•  It might not be the first person on the slope that triggers the avalanche and remote triggering is possible.

Photo: Mike Ausman

 Crown photo: Mike Ausman

Photo of debris: Stephen Ellison


Avalanche Problem 2

Yesterday observers reported stiff wind affected snow in the Alpine. There is still snow to move around and winds are forecasted to be easterly, gusting into the 40s today. Wind slabs will be possible on steep, leeward, loaded slopes. Look for drifting, cracking and pay attention to stiff snow under foot.  Even a small wind slab can be very dangerous in high consequence terrain.  In addition, give cornices a wide berth. They have been growing with each new snow and loading event. 

 

 

Wind loading and cornice along  -1/Warm-up Bowl.


Mountain Weather

Yesterday was partly cloudy. Winds were westerly 10-20 gusting into the 30s. Temperatures were in the 20Fs. Overnight skies cleared and temperatures cooled into the low 20Fs and teens as an inversion set-up.

Today will be clear and sunny with some valley fog. Temperatures will be in the teens and low 20s. Winds will be easterly 15-25 gusting into the 40s. They are forecasted to increase tonight into Friday. 

Friday will be partly cloudy with a chance of snow. Easterly winds will blow 30-40 mph with gusts into the 50s. Temperatures will be in the mid 20Fs to low 30s. Saturday looks to be partly sunny as the storm track for the weekend has shifted and there is less precipitation forecasted for the advisory area but we may get a few inches for the holiday. 

* Sunburst weather station is down due to loss of battery power.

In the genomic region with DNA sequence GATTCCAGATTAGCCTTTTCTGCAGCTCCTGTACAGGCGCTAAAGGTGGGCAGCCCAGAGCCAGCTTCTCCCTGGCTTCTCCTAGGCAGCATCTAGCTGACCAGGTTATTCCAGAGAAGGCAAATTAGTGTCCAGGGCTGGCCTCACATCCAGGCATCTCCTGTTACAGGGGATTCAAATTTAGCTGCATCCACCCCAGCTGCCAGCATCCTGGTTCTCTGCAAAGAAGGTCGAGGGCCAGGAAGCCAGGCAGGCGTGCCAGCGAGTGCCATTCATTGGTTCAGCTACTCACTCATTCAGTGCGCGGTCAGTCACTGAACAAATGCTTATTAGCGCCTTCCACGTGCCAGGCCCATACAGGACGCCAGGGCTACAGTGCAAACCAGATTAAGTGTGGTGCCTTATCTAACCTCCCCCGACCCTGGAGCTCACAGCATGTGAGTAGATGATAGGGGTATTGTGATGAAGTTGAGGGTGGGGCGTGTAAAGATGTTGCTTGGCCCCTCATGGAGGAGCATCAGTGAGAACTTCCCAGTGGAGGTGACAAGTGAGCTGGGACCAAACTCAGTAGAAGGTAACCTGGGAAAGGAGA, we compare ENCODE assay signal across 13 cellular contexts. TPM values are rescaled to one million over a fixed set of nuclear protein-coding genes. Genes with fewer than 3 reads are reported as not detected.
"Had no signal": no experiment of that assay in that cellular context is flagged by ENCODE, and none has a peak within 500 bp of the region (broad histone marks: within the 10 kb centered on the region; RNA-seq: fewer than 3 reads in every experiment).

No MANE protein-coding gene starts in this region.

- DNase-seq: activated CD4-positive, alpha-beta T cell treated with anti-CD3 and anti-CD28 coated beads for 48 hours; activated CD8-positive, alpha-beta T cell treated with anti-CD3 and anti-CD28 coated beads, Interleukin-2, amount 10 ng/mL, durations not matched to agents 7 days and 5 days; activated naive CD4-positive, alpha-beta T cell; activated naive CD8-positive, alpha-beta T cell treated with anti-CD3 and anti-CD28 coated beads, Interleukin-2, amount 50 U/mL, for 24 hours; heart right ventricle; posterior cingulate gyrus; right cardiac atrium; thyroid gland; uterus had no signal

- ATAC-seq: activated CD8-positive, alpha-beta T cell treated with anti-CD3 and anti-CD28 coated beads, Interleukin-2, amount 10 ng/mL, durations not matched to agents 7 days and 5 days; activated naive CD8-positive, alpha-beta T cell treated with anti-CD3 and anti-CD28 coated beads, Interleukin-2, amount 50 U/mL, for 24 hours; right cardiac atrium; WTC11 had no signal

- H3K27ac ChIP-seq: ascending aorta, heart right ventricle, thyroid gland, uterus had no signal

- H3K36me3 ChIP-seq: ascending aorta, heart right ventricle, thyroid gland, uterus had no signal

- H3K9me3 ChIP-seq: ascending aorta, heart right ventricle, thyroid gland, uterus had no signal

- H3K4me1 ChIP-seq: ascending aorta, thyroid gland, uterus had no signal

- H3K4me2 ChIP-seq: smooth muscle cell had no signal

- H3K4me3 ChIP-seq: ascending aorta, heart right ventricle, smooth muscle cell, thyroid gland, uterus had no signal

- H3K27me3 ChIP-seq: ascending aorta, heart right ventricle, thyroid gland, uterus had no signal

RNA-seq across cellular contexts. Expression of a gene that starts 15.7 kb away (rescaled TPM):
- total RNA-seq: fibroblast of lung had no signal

PRECIPITATION 24-hour data (6am - 6am)

  Temp Avg (F) Snow (in) Water (in) Snow Depth (in)
Center Ridge (1880') 27   0  0 32 
Summit Lake (1400') 16  0  0 12 
Alyeska Mid (1700') 26  0  28

 

RIDGETOP 24-hour data (6am - 6am)

  Temp Avg (F) Wind Dir Wind Avg (mph) Wind Gust (mph)
Sunburst (3812') *n/a  *n/a  *n/a  *n/a 
Seattle Ridge(2400')  22  W  8 25 

This is a general backcountry avalanche advisory issued for Turnagain Arm with Turnagain Pass as the core advisory area (this advisory does not apply to highways, railroads, or operating ski areas).

Winter snowmachine use open/closed status and riding conditions updates

Riding status is not associated with avalanche danger. An area will be open to motorized use in accordance to the Forest Management Plan when snow coverage is adequate to protect underlying vegetation. Backcountry hazards including avalanche hazard are always present regardless of the open status of motorized use areas.

(Updated: May 06, 2018 )

AREA STATUS WEATHER AND RIDING CONDITIONS
Glacier District
Johnson Pass: ClosedClosed as of April 20th
Placer River: ClosedClosed as of April 17th
Skookum Drainage: ClosedClosed as of April 1st.
Turnagain Pass: ClosedClosed as of May 7th. Happy summer, see ya when the snow flies!
Twentymile: ClosedClosed as of April 13th
Seward District
Carter Lake: ClosedClosed as of 4/27
Lost Lake Trail: ClosedClosed as of April 13th
Primrose Trail: ClosedClosed as of April 13th
Resurrection Pass Trail: ClosedClosed as of April 20th
Snug Harbor: ClosedClosed as of 4/27
South Fork Snow River Corridor: ClosedClosed as of April 13th
Summit Lake: ClosedClosed as of April 20th

Subscribe to the Turnagain Area Avalanche Advisory:

The information in this advisory is from the U.S. Forest Service, which is solely responsible for its content. This advisory describes general avalanche conditions and local variations always occur. This advisory provided by the Chugach National Forest, in partnership with Friends of the Chugach National Forest Avalanche Information Center.


USFS SNOW AND AVALANCHE HOTLINE (907) 754-2369
If you have comments or questions regarding CNFAIC operations or winter recreation management, please email staff@chugachavalanche.org